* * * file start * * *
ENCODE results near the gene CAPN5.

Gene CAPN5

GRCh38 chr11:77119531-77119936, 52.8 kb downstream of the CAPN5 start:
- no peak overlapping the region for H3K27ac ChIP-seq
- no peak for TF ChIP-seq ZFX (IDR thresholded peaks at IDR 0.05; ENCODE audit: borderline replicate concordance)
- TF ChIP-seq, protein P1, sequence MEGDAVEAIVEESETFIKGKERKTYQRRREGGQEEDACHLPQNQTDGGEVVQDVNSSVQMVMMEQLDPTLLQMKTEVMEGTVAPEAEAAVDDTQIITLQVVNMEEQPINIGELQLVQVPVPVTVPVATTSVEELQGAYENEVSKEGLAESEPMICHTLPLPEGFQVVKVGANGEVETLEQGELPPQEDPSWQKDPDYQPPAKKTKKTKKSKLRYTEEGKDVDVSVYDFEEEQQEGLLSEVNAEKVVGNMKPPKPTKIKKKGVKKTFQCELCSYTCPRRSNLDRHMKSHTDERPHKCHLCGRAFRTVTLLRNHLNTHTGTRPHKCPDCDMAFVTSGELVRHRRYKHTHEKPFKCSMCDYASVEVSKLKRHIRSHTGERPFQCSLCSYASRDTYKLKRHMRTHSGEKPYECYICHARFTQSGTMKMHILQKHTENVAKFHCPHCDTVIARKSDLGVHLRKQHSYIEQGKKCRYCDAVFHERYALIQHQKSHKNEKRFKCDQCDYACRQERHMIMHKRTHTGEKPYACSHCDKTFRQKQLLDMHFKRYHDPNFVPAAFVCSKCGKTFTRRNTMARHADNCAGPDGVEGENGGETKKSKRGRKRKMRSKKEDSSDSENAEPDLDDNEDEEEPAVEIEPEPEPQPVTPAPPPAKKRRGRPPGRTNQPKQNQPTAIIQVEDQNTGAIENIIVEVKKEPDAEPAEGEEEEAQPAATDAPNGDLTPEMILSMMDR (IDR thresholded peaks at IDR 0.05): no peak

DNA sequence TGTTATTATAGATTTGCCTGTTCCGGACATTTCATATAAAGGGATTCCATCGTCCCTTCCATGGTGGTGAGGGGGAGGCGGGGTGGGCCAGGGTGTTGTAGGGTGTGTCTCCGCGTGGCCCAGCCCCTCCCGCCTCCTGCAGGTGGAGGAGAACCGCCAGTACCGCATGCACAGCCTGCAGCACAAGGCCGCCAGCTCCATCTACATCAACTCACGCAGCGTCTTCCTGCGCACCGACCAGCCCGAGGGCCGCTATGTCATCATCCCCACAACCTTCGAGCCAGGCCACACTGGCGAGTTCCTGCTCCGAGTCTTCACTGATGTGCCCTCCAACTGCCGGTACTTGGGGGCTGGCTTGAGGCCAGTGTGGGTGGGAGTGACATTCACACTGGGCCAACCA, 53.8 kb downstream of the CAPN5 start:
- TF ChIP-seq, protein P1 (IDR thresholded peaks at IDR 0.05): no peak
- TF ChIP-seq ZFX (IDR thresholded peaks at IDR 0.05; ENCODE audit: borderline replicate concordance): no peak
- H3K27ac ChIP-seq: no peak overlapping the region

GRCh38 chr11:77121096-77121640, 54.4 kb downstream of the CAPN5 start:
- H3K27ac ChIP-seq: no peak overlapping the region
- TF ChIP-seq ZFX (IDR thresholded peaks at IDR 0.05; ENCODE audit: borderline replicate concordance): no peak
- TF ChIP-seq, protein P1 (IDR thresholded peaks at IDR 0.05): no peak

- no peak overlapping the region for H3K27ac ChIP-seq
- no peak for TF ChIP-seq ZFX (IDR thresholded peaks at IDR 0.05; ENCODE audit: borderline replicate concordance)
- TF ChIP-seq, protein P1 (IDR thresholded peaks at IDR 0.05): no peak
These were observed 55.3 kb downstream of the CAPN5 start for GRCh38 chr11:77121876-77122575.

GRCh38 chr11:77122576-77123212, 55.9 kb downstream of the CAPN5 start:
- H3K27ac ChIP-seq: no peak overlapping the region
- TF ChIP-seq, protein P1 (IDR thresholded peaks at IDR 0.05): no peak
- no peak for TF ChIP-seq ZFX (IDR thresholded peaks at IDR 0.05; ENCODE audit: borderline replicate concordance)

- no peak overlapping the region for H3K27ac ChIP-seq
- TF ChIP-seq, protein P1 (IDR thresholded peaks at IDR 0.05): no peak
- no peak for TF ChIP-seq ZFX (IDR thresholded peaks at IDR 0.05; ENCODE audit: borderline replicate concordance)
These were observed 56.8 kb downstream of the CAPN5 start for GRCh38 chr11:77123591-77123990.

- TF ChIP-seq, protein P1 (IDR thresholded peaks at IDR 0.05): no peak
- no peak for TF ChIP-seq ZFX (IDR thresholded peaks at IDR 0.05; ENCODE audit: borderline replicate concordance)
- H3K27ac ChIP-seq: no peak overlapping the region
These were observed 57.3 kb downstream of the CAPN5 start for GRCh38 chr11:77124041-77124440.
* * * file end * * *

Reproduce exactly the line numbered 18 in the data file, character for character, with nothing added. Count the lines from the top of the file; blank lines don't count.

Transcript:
These were observed 55.3 kb downstream of the CAPN5 start for GRCh38 chr11:77121876-77122575.